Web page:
Wake up at a similar time every morning. Give yourself a daily routine that’s easy to follow. Set blocks of time for work, exercise, sleep, rest, etc. If it helps, set specific time blocks to read or watch the news. But make sure not to go outside of these blocks.

4. Stay connected

Make sure to communicate with friends, family, or community members. It’s important to make sure that even though we’re physically socially distanced, we are still connected.

5. Remove toxic people and contacts

I know this is easier said than done. But nevertheless, it’s so important. Negative comments from others can lead you into a downward spiral. Don’t feel bad for cutting ties, when people are making you feel bad and continuing to do so. When you give people 100% and they barely give you 10%, it’s time to let go.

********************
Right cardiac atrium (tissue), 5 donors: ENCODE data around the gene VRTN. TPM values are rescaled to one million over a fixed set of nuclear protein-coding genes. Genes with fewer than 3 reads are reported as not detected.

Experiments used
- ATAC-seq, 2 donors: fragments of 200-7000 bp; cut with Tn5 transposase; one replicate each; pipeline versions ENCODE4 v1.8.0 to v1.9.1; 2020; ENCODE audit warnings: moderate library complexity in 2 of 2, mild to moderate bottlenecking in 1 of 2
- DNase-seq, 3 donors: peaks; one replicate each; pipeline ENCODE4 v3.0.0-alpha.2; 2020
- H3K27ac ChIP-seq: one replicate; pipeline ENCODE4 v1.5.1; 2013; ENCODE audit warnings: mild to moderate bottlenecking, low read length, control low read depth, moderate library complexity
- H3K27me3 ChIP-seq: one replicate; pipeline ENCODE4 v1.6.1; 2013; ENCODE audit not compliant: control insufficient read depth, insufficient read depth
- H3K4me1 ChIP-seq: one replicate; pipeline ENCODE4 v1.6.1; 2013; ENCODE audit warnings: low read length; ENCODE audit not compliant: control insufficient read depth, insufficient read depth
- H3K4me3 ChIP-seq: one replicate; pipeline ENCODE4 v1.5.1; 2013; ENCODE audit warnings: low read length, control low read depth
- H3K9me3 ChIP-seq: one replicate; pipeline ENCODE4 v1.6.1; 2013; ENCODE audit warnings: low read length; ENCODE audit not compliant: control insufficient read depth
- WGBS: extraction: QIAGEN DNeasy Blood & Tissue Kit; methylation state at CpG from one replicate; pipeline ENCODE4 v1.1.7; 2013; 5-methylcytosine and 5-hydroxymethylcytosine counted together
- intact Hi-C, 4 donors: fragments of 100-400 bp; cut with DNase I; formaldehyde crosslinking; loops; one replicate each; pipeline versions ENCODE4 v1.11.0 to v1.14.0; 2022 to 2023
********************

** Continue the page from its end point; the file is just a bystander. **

6. Plan obligations

As the lockdown starts to ease, you might find yourself with obligations to go outside more. Try to plan ahead. Walkthrough the journey in your head. What will cause you stress? Is there any way to avoid it? Can you think of an alternative route? What items can you bring with you to relieve your anxiety?

7. Live within your country’s guidelines

Don’t take unnecessary risks. It can cause you extra anxiety if you know you might be doing something more risky. Or that you’re taking more risk than the average person. Try to live within the advice set by your government. Of course, you don’t have to do things just because they’re allowed. I for one haven’t been to a restaurant since March!

8. Practice self-care and be kind to yourself